Jason Azoulay is an associate professor and Georgia Research Alliance Vasser-Woolley Chair in Optoelectronics in the School of Chemistry and Biochemistry, with a joint appointment in the School of Materials Science and Engineering. He received his Ph.D. in chemistry from the University of California at Santa Barbara and performed postdoctoral studies at Sandia National Laboratories. His research group unites strong synthetic foundations with physics, materials science, and engineering to synthesize and apply next-generation functional materials. Research within his group includes homogeneous catalysis applied to polymer synthesis; electronic, photonic, magnetic, and quantum materials; device fabrication and engineering; chemical sensing in complex aqueous environments for environmental monitoring; and the synthesis, application, and engineering of high-performance polymers across multiple technology platforms.
Emerging semiconductor materials open new pathways and opportunities to address critical national needs with global societal impacts in climate change, manufacturing, energy, healthcare, information science, consumer applications, defense-wide applications, and many others. Azoulay will work across multiple Georgia Tech centers, topical working groups, and institutes to create a unique materials research environment that spans traditionally siloed disciplines and materials classes. These efforts will advance the chemistry, materials science, and application of emerging photonic, optoelectronic, semiconductor, spin-based, and quantum technologies and raise the recognition of the materials innovations at Georgia Tech to the international stage.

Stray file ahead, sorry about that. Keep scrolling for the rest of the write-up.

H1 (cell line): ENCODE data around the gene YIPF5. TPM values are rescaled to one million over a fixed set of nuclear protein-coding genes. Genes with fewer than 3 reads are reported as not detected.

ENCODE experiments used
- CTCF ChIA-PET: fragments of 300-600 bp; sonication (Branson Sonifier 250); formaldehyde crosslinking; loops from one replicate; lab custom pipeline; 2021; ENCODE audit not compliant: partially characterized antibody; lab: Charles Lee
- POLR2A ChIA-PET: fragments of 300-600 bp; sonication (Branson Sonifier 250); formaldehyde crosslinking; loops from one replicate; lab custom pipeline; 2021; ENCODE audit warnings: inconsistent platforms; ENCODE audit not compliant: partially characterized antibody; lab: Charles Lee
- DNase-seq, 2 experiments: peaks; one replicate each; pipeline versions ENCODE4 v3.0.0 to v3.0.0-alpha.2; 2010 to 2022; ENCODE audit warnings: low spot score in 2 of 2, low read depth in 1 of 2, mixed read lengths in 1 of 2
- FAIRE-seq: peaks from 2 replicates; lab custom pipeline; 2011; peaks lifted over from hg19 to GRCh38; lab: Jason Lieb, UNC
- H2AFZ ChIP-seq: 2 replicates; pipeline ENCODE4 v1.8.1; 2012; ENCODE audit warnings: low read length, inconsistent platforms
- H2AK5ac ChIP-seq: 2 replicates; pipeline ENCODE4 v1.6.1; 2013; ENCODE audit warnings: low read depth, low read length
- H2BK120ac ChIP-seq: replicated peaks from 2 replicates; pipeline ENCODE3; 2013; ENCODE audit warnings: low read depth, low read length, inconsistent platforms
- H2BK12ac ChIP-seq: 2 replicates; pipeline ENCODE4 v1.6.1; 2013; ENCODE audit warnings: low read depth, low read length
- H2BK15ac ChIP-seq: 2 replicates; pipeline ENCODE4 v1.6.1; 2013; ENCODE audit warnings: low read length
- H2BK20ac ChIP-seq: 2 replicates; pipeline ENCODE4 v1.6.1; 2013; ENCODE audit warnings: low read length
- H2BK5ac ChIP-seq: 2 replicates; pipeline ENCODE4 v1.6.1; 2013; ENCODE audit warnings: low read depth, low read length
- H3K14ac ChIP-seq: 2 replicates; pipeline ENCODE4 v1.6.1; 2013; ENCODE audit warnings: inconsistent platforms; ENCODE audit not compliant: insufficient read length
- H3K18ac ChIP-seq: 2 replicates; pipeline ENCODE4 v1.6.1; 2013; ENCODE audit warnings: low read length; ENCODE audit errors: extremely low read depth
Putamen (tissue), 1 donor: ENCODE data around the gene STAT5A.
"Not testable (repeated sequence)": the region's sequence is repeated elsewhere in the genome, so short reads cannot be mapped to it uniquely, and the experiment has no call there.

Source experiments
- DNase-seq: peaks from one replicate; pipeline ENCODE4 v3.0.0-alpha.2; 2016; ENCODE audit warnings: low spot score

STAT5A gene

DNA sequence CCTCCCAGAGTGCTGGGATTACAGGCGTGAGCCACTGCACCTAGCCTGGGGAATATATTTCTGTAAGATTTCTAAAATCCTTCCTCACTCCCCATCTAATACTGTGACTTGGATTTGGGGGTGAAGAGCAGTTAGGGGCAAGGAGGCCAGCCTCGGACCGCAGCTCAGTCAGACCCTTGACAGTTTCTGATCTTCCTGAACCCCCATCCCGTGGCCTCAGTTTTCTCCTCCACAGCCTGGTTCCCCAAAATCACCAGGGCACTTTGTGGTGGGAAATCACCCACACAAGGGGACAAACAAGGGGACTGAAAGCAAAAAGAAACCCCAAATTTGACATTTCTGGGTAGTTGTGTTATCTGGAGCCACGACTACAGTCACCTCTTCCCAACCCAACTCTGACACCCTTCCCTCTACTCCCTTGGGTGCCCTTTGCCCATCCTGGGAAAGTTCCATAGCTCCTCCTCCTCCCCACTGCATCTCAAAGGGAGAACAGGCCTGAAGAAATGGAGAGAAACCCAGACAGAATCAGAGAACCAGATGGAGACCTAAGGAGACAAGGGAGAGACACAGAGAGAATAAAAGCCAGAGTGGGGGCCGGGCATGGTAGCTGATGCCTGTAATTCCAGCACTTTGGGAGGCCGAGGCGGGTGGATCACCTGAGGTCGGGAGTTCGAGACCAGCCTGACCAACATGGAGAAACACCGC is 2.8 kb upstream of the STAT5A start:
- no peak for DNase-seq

Materials for Biomedical Systems | W. Hong Yeo
W. Hong Yeo is an associate professor and Woodruff Faculty Fellow in the Woodruff School of Mechanical Engineering and the director of the IEN Center for Human-Centric Interfaces and Engineering at Georgia Tech. He received a Ph.D. in mechanical engineering and genome sciences from the University of Washington and did a postdoctoral fellowship at the University of Illinois Urbana-Champaign. His research focuses on the areas of nano-microengineering, soft materials, molecular interactions, and biosystems, with an emphasis on nanomembrane bioelectronics and human-machine interfaces.
Yeo led the Materials for Biomedical Systems initiative in 2022 and will continue in this role in 2023, where he will continue to foster collaborations between faculty, researchers, and clinicians to advance research in biomaterials and biomedical systems. In 2022, this initiative successfully hosted the MBS Day by inviting more than 80 people from academia, industry, and national labs to share knowledge, research ideas, and commercialization opportunities. Yeo believes collaborative research environments between materials science and engineering and medicine will result in fundamental breakthroughs in bioinspired materials, human-centered designs, and integrated biomedical systems, which will significantly advance human healthcare. He also hopes to enhance human health via multidisciplinary materials research to tackle the National Academy of Engineering Grand Challenge to engineer better medicines in collaboration with both academic and industry partners.